Renew On Line (UK) 64

Extracts from NATTA's journal
Renew, Issue 164 Nov-Dec 2006
   Welcome   Archives   Bulletin         
 


Contents
1. Energy Review and the RO

2. Scotland Accelerates
3. Micro power doubts
4. UK’s first combined PV and wind system
5. Marine Power - wave and tidal ups & downs
6. Tyndall say 90% CO2 cut needed
7. Local Biofuel growth stalled
8. Ramblers fear wind farms
9. Carbon Rationing
10. Planning for Decentral Power
11. UK funding for sustainable energy
12. UK Roundup
13. Renewables in Europe
14. World Renewables
15. Nuclear News

2. Scotland Accelerates

While the Energy Review talks of expanding the UK Renewables Obligation to 20%, possibly by 2020, (see Renew 163), research by Scottish Renewables has suggested that by the end of 2007, 19% of Scotland’s electricity will be coming from renewables, meeting the Scottish Executive’s target three years early. And by 2010, they say that 33% of electricity could come from renewables, including a contribution from wave and tidal energy, and by 2020 more than 50% could come from renewables.

The RenewableEnergyAccess.com news service said that the group believes that industry is ready to deliver ‘up to 160 megawatts of wave and tidal projects by the end of 2010, enough to meet the electricity needs of approx. 90,000 homes’, if the Scottish Executive and UK Government work together on financial support, grid access and project consents.

According to Maf Smith, chief executive of Scottish Renewables, “there is a big prize to be won if Scotland can press ahead and develop wave and tidal energy. However, delivery of other renewables needs to continue if Scotland is to meet its overall renewable targets. The Scottish Executive does need to act now if we want to see wave and tidal energy projects in Scotland, but mustn’t throw the baby out with the bathwater by holding back other more mature technologies.”

He went on “We see that with some simple changes to how support is channeled we can have a profound effect on bringing forwards wave and tidal energy projects in the next three years. The UK Government is now looking at making similar changes, but we cannot wait for a UK wide scheme, but instead should look for opportunities for testing marine support ahead of changing UK support in 2010. It is also clear that other countries such as Portugal and Spain are intent on building a marine industry in their own backyard, so Scotland and the UK need to recognize that there is a global race on to be the home of an international marine sector.”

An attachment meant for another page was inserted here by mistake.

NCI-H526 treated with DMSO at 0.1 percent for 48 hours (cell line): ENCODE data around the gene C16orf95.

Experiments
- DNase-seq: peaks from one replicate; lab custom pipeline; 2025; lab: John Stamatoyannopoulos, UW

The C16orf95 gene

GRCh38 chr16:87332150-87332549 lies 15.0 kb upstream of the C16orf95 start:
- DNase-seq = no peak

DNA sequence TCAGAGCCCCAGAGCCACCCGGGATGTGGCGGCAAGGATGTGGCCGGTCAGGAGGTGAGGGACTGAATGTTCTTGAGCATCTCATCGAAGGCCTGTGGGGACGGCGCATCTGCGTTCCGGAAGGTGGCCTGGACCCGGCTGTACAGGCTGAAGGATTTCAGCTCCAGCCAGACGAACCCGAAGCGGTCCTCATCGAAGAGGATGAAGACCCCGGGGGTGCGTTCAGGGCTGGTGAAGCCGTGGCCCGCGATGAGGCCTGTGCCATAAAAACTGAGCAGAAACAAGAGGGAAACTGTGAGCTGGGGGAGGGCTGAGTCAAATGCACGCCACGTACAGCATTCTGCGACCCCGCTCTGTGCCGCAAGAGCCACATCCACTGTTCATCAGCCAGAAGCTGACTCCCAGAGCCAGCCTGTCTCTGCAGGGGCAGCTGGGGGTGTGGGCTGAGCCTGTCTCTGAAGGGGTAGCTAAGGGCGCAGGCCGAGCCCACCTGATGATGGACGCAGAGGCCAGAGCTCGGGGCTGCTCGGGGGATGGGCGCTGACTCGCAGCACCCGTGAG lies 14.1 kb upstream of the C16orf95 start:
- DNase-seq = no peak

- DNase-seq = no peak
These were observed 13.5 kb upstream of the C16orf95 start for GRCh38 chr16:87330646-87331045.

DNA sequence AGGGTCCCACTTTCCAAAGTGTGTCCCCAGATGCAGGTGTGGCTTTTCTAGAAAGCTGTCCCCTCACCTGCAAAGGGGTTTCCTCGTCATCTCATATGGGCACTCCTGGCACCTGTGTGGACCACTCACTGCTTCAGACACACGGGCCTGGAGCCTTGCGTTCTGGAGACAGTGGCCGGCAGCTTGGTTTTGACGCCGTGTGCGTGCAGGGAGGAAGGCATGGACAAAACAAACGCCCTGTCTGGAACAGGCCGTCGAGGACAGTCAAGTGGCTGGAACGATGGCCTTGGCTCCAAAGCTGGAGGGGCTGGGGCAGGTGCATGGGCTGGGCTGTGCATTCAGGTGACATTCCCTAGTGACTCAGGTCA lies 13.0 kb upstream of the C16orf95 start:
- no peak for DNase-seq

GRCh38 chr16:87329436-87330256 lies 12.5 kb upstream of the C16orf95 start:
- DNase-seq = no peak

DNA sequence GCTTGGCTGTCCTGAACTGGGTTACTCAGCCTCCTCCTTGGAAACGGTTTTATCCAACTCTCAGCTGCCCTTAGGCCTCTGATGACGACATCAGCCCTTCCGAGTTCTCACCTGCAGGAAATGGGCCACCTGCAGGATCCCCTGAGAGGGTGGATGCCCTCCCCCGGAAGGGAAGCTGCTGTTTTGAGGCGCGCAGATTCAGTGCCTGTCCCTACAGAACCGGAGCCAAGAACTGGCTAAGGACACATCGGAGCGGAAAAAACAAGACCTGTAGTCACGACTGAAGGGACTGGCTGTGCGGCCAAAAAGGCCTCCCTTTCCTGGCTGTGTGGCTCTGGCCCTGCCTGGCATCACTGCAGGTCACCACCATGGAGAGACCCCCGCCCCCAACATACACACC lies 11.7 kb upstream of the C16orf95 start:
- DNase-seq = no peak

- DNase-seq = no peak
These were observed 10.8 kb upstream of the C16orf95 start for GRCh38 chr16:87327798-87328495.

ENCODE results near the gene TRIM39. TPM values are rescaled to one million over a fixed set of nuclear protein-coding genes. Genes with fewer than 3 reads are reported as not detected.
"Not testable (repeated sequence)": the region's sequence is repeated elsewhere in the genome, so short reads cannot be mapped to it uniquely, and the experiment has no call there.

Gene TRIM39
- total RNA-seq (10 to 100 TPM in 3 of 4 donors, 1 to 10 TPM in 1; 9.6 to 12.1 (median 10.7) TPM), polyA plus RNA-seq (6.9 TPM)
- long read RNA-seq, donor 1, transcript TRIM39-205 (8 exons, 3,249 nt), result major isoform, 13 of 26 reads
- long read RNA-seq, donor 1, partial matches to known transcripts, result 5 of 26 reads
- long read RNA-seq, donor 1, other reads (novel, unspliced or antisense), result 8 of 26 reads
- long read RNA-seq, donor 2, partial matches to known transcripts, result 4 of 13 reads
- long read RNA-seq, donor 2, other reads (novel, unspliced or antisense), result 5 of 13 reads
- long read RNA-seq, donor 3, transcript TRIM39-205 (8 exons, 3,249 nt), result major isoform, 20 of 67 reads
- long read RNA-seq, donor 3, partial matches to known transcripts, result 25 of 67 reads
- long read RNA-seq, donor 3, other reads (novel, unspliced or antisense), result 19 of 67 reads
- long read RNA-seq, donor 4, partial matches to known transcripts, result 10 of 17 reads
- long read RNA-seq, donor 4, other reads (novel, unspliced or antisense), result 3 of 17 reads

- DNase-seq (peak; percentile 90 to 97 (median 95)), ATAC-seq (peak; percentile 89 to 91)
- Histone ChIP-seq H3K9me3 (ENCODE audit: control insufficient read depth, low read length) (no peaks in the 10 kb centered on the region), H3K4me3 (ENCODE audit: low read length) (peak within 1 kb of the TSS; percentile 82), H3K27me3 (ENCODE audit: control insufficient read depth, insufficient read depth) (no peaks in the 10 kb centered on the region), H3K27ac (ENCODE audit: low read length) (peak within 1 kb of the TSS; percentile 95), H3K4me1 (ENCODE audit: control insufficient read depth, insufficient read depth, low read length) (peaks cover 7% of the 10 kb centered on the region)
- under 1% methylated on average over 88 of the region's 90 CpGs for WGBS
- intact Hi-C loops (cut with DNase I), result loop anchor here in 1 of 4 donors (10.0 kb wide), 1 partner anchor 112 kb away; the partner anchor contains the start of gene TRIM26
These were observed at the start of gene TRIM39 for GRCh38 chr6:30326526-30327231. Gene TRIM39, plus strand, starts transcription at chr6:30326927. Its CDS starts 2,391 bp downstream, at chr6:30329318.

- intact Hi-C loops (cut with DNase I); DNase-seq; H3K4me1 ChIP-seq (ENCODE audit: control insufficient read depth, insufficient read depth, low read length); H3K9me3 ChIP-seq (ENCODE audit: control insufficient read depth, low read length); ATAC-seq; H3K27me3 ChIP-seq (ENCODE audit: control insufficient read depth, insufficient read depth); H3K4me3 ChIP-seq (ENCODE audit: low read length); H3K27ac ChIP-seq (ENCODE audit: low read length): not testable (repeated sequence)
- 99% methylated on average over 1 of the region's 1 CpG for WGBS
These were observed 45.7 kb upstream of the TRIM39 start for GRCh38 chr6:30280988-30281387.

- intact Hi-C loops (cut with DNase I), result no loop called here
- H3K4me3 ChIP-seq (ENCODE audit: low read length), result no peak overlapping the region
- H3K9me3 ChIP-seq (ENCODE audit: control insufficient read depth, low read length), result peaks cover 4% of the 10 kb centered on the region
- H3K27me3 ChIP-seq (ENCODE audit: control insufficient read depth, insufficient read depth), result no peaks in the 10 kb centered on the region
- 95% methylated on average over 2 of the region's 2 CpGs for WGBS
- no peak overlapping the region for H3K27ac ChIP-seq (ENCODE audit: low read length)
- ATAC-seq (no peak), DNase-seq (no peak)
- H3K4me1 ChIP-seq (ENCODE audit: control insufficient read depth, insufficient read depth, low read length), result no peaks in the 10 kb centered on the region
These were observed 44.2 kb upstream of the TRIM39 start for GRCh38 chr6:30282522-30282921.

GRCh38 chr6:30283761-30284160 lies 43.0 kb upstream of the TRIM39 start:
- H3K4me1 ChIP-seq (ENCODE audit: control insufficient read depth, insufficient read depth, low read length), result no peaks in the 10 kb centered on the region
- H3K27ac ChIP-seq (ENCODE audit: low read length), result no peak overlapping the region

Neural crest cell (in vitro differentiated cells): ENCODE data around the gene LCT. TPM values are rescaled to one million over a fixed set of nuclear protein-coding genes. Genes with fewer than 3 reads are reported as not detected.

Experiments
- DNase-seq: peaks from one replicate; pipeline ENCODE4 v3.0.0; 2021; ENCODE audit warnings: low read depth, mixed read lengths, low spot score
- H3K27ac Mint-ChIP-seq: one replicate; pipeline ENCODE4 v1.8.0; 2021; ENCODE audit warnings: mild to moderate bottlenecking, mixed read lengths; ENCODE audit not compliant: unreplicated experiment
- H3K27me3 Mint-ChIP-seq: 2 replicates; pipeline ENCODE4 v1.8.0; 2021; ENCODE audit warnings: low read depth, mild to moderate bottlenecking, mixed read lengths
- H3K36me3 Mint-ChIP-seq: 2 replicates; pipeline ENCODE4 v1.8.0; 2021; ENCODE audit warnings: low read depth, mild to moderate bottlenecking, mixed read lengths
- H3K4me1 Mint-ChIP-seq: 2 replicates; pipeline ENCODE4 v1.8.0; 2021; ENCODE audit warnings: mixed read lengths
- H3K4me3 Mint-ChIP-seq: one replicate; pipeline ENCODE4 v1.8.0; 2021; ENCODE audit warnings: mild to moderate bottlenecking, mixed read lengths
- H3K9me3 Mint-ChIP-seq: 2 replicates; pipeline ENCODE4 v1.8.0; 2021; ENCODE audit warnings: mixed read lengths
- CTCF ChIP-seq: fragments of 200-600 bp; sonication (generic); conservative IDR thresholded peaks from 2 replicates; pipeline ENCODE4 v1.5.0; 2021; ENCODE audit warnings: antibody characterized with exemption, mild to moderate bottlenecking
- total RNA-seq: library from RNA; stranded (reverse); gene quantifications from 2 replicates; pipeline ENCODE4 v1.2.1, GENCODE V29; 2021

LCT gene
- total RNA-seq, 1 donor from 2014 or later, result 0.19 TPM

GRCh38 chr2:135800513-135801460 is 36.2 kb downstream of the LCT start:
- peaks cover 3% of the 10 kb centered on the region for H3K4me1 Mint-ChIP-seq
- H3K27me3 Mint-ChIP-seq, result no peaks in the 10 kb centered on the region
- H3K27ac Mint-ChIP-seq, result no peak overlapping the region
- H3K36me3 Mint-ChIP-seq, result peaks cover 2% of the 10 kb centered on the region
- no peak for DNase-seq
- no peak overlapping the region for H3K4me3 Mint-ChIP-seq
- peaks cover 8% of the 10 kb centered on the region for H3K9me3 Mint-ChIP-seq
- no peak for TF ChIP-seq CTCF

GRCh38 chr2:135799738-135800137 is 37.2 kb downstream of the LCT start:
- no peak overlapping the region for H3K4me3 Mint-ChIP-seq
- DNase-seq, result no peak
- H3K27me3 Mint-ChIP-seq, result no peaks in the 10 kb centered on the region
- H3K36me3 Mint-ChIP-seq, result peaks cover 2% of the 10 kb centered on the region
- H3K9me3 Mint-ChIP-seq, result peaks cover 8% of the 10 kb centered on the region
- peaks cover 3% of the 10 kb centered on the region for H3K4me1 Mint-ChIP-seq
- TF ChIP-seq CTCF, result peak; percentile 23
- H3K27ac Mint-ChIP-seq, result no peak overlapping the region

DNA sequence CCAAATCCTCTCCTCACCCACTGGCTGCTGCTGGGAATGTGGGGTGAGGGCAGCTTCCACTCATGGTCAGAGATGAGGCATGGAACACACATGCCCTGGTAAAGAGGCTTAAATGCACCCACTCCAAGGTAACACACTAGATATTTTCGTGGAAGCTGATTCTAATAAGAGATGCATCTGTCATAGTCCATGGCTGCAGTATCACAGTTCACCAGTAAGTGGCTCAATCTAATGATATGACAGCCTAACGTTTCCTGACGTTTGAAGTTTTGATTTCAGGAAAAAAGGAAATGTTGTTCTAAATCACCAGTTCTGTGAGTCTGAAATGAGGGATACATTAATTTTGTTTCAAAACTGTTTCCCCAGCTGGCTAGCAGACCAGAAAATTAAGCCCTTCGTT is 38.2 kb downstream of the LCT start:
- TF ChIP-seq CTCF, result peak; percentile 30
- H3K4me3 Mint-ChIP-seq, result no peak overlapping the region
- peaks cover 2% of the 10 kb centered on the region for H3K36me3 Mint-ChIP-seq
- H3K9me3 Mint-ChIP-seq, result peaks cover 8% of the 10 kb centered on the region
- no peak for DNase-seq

The Scottish Executive had produced a Route Map to Scotlands Renewable Energy which highlights the opportunity for renewables to meet future electricity, heat and transport fuel needs. It’s very ambitious. Overall it says that ‘Scotland has sufficient renewable energy resources to provide up to 75% of UK electricity needs and already Scotland’s renewable electricity sector is meeting around 16% of Scots’ electricity needs’.

It says that by 2010, renewable sources could be meeting up to 30% of Scotland’s electricity needs and over 50% by 2020. And, by 2020 it says 10% of Scotlands heat needs and 10% of its road transport fuel could be coming from renewables. Moreover Scottish Renewables clearly thinks that even more is possible. Either way Scotland is pushing ahead far faster than the rest of the UK- which has only reached 4% of electricity, and 10% by 2010 target seems unlikely to be attained.

*A potential midge in the ointment in Scotland is however that, according to the Sunday Times (3/9/06), First Minister Jack McConnell ‘is to drop his blanket ban on new nuclear power stations being built in Scotland, claiming that any proposal will be considered “on its merits”’. That could deroute plans!

For a summary of ‘Delivering the New Generation of Energy: A Route Map to Scotland’s Renewable Energy’ see:www.scottishrenewables.com/data/reports/
SRF_Route_Map_%20Exec_Summary.pdf

Big Scottish offshore wind
The first 5MW wind turbine in the new two machine ‘Beatrice’ deep-sea offshore wind demonstrator project has been installed in the Moray Firth, on a lattice-like jacket structure, piled to the seabed at a depth of 44 meters.ii

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